The Ghost of Kei Igawa: 3 IP, 3 H, 3 R, 3 ER, 2 BB, 2 K – 25 of 44 pitches were strikes (56.8%) … scheduled to start Friday
So we’re just a little excited about the debut of Brett Gardner. While no reasonable person thinks he’ll be the savior to the season, it’s always nice when a prospect, who is performing well, gets a promotion. And at the same time, he’s out there auditioning. We’re well aware of Melky’s poor May (.234/.270/.319) and poorer June (.212/.297/.263). Now he knows that his job is not guaranteed.
To make room for Gardner in the leadoff spot, Justin Christian was option to AAA, and Johnny Damon gets the night off. No word as I type this on the 40-man roster move, but one has to figure it’s either Wang or Hughes being moved to the 60-day DL. Update: Steward was designated. To jump off on a tangent:
Eventually, a number of players are going to have to be removed from the 60-day DL. Humberto Sanchez has started rehabbing in games, meaning he’s on a clock. Brian Bruney starts throwing in games this week or next, meaning he’ll have a limited time to be moved back to the active roster. With J.B. Cox a likely addition to the team later on this year, and with Scott Strickland pushing a promotion, they’ll have to find yet another 40-man spot. While Chad Moeller and Chris Stewart are likely casualties, the Yanks will need a few more spots. My short list:
With Moeller and Stewart, that’s eight guys the Yanks could cut and I wouldn’t lose any sleep over it. Anyone else you guys would consider? I thought about adding Jeff Marquez, but I’d clearly rather keep him, and with eight guys on the list figured it was enough.
Back to Gardner, here are some interesting numbers, courtesy of our own Mike A.:
- He’s been on base 26 times in his last 10 games — 11 hits and 15 walks — with 9 stolen bases.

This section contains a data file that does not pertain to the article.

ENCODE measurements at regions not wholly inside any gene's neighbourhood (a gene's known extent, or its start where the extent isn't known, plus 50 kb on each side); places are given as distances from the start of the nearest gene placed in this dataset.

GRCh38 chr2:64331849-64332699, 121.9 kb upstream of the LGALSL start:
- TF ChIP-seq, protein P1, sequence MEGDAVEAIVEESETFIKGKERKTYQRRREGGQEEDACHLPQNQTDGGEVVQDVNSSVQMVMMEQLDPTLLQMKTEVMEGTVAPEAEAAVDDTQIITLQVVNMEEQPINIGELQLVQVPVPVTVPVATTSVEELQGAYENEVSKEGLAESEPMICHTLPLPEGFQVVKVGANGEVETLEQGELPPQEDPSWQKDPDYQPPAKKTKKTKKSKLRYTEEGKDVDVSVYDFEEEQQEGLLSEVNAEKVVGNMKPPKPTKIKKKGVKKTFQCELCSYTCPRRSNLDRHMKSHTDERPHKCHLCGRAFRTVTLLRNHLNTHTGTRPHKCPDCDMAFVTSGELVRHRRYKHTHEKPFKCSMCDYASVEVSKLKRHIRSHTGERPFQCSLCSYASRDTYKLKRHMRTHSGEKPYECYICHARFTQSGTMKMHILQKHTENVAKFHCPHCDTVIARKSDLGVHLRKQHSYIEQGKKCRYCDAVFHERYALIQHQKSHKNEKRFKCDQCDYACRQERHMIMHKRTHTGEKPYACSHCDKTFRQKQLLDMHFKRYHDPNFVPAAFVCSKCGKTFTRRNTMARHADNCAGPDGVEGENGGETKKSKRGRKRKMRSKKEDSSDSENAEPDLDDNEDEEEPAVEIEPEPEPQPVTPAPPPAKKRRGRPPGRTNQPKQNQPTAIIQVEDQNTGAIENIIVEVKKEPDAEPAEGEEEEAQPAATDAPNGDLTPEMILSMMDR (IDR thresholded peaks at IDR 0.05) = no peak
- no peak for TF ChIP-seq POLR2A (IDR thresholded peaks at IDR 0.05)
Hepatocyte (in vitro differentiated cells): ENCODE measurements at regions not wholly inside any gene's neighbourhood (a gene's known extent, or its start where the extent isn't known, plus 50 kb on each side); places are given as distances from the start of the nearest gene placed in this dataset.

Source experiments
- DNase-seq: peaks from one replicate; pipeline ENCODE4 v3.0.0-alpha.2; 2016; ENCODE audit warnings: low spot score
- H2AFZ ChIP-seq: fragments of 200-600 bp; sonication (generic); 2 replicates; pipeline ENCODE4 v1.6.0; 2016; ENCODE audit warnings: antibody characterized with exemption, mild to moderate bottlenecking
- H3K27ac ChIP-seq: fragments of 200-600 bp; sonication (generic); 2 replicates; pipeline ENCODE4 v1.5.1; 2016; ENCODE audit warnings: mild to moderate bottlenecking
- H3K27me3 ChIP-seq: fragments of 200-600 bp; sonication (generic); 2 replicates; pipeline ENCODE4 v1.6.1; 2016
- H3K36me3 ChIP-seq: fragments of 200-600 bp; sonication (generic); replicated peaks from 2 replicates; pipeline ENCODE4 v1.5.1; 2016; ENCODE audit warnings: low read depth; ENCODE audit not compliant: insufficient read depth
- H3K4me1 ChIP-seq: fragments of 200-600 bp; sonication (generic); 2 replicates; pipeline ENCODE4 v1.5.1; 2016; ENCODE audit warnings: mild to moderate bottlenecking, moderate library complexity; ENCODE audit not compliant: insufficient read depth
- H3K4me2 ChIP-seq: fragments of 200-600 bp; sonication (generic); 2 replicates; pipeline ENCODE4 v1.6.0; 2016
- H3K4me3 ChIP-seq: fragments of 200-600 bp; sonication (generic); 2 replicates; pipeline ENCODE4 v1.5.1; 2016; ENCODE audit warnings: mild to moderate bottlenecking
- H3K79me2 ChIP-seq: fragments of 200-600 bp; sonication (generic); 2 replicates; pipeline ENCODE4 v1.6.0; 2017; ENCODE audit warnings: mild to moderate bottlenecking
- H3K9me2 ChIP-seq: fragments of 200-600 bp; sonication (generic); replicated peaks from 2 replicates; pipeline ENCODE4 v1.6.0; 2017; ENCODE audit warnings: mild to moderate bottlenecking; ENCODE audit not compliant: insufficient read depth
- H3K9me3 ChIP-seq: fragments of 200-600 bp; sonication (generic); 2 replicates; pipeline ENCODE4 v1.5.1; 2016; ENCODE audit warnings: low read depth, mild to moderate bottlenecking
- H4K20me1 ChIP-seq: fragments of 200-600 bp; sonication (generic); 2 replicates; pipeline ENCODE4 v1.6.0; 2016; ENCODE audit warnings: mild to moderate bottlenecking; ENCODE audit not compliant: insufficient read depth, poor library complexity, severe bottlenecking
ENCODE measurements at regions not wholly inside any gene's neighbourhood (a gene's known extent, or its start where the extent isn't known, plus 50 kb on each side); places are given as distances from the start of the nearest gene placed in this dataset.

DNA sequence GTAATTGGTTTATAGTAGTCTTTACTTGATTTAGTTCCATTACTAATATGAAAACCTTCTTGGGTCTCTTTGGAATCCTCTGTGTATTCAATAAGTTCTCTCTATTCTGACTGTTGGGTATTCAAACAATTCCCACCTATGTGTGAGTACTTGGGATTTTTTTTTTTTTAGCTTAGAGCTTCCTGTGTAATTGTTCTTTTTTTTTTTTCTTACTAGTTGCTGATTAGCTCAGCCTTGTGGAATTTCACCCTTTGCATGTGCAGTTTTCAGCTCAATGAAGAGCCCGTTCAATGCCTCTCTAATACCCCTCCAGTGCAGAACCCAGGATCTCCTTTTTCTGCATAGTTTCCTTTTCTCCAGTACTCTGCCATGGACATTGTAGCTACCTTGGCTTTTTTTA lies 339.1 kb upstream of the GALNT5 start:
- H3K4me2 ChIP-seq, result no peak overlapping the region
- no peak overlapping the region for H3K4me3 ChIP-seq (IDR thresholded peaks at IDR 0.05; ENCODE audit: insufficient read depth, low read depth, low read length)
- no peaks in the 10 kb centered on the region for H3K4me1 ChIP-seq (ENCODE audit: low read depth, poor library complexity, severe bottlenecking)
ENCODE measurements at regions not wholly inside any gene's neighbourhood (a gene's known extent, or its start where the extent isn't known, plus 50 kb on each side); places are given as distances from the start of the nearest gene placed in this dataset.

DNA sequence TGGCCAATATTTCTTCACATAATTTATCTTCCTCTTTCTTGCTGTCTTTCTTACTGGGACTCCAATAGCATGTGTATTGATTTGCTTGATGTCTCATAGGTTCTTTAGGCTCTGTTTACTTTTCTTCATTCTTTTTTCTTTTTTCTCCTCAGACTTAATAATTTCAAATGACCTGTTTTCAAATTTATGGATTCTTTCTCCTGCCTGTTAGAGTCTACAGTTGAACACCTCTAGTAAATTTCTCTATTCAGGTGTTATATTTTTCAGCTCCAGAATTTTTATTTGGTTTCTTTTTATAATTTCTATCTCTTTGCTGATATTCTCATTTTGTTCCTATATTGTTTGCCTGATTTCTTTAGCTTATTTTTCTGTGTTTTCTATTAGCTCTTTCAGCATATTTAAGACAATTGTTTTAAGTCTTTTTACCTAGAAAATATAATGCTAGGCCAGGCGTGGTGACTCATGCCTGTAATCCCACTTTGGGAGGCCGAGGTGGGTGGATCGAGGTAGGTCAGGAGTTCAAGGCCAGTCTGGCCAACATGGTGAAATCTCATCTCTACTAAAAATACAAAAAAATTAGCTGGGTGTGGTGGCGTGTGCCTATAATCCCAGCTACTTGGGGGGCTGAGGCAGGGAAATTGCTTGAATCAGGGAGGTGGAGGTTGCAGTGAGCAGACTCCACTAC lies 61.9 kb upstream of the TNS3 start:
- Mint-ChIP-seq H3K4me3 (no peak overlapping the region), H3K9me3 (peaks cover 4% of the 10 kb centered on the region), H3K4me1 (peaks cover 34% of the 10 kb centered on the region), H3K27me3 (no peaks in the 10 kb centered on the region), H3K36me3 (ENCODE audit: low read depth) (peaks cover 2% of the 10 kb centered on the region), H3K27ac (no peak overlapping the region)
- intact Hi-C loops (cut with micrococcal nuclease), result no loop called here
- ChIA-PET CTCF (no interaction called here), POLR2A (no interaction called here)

- His .412 OBP is second in the International League, trailing only a 35-year-old Andy Tracy by .001.
- In the 80 games he’s appeared for the SWB Yanks — including games where he entered late with a pinch hitting appearance — he has failed to reach base in five games. One of those was an 0 for 1 game as a pinch hitter. Is that freakin’ insane or what?
So, clearly, if he doesn’t go 4 for 4 with three stolen bases and an inside the park job, his debut will be a complete failure.
1. Brett Gardner, LF — felt sooooo awesome to type that
2. Derek Jeter, SS
3. Bobby Abreu, RF
4. Alex Rodriguez, 3B
5. Jason Giambi, 1B
6. Jorge Posada, DH
7. Robinson Cano, 2B
8. Melky Cabrera, CF
9. Jose Molina, C
And on the mount, number thirty-five, Mike Mussina.
Posted by mobile phone: As we reported last night, the Yanks have called up Brett Gardner. They finally released the corresponding move as Justin Christian has been optioned back to AAA. Gardner is leading off tonight in left field, Joe will have more on the newest Yankee later on in the game thread. · (28) ·
Shawn Chacon throws his GM to the ground, and gets released without pay. Manny Ramirez pushes a club official to the ground, and it’s just Manny being Manny. I fully understand the difference in status between the two players, but that shouldn’t matter when you physically assault someone. What if you or I pushed someone at work to the ground like that? What a bunch of crap. · (109) ·
Maury Brown takes a look at the final All Star balloting update prior to the official announcement of the big game’s rosters. While Joe Mauer is maintaining a lead over Jason Varitek, Ian Kinsler has still not yet caught up with the undeserving Dustin Pedroia. Bobby Abreu and Johnny Damon remain on the outside looking in while Derek Jeter and Alex Rodriguez are on pace to be the only two Yankee starters at the Mid-Summer Classic. · (14) ·